Utah is a great vacationland with 11,000 mi of fishing streams and 147,000 acres of lakes and reservoirs. Among the many tourist attractions are Arches, Bryce Canyon, Canyonlands, Capitol Reef, and Zion National Parks; Cedar Breaks, Dinosaur, Hovenweep, Natural Bridges, Rainbow Bridge, Timpanogos Cave, and Grand Staircase (Escalante) National Monuments; the Mormon Tabernacle in Salt Lake City; and Monument Valley. Salt Lake City hosted the 2002 Winter Olympics.
The region was first explored for Spain by Franciscan friars Escalante and Dominguez in 1776. In 1824 the famous American frontiersman Jim Bridger discovered the Great Salt Lake.
Fleeing religious persecution in the East and Midwest, the Mormons arrived in 1847 and began to build Salt Lake City. The U.S. acquired the Utah region in the treaty ending the Mexican War in 1848, and the first transcontinental railroad was completed with the driving of a golden spike at Promontory Summit in 1869.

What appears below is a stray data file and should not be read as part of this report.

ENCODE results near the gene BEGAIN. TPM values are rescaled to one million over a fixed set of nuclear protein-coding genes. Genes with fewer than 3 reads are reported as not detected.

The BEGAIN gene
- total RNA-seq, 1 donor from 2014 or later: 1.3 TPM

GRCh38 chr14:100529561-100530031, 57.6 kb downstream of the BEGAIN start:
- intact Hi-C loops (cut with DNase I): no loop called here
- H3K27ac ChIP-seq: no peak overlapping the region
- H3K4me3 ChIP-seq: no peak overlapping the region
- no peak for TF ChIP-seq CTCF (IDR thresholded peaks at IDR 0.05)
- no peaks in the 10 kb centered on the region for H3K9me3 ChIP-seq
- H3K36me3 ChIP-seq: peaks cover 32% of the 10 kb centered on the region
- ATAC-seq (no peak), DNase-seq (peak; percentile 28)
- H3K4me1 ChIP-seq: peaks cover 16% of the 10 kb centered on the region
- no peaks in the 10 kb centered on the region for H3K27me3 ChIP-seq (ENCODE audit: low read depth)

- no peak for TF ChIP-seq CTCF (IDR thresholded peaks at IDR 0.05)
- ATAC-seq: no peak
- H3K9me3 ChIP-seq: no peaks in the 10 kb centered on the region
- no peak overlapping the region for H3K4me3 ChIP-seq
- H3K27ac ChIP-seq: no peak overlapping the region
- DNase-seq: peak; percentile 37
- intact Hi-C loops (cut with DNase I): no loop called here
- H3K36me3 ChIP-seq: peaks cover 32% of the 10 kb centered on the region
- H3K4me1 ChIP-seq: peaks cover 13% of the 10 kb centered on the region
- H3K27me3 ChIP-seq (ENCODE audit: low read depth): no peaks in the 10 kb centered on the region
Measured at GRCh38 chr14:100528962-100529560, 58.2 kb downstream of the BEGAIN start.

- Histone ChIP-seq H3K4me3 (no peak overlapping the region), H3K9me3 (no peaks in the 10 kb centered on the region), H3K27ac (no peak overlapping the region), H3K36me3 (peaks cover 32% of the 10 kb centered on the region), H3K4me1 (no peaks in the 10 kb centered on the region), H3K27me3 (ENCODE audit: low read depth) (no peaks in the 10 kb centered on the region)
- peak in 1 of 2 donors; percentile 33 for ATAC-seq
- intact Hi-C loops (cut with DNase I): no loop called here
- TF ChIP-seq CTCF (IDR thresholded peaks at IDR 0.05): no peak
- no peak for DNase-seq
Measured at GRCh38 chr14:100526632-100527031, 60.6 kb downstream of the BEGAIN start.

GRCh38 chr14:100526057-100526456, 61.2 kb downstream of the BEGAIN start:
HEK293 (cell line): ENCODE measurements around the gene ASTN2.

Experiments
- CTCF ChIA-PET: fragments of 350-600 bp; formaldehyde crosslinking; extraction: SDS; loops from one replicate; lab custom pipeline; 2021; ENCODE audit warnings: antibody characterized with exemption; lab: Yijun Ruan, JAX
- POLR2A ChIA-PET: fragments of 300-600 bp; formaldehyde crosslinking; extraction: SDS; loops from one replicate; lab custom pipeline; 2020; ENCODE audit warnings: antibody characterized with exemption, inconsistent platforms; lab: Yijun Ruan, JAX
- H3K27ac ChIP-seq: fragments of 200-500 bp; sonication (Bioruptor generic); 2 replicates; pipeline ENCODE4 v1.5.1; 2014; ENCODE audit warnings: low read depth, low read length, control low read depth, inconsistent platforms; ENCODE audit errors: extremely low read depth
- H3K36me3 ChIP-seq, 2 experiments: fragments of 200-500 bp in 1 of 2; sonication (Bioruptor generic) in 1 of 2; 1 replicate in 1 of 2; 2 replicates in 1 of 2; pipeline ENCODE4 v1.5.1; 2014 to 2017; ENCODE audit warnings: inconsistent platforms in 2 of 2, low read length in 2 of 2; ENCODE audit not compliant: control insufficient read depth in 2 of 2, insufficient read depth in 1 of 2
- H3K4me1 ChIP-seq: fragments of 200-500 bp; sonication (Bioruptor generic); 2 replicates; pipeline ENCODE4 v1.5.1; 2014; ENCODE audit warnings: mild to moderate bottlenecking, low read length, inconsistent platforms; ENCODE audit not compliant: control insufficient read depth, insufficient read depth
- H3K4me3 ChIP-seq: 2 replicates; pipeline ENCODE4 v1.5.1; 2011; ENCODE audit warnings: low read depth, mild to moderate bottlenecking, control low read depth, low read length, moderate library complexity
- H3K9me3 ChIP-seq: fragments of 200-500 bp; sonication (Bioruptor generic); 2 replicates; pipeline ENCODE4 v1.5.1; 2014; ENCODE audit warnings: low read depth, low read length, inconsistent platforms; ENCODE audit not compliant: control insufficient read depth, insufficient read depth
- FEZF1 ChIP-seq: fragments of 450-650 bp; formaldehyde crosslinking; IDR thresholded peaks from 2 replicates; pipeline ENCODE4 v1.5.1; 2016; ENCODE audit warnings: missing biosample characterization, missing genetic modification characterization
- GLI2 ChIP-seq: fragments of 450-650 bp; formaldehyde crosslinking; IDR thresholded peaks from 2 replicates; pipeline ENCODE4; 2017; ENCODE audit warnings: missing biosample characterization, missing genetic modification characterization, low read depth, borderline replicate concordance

Mormon difficulties with the federal government about polygamy did not end until the Mormon Church renounced the practice in 1890, six years before Utah became a state.
Rich in natural resources, Utah has long been a leading producer of copper, gold, silver, lead, zinc, potassium salts, and molybdenum. Oil and natural gas have also become major products. Utah is the only state that produces gilsonite, a pure form of asphalt used in dark colored printing inks and paints, oil well drilling muds and cements, asphalt modifiers, foundry sands additives, and a wide variety of chemical products.
The state's top agricultural commodities include cattle and calves, dairy products, hay, greenhouse and nursery products, and hogs.
Utah's traditional industries of agriculture and mining are complemented by increased tourism and growing aerospace, biomedical, and computer-related businesses.
Read more: Utah: Map, History, Population, Facts, Capitol, Flag, Tree, Geography, Symbols http://www.infoplease.com/us-states/utah.html#ixzz2YHtx1PVE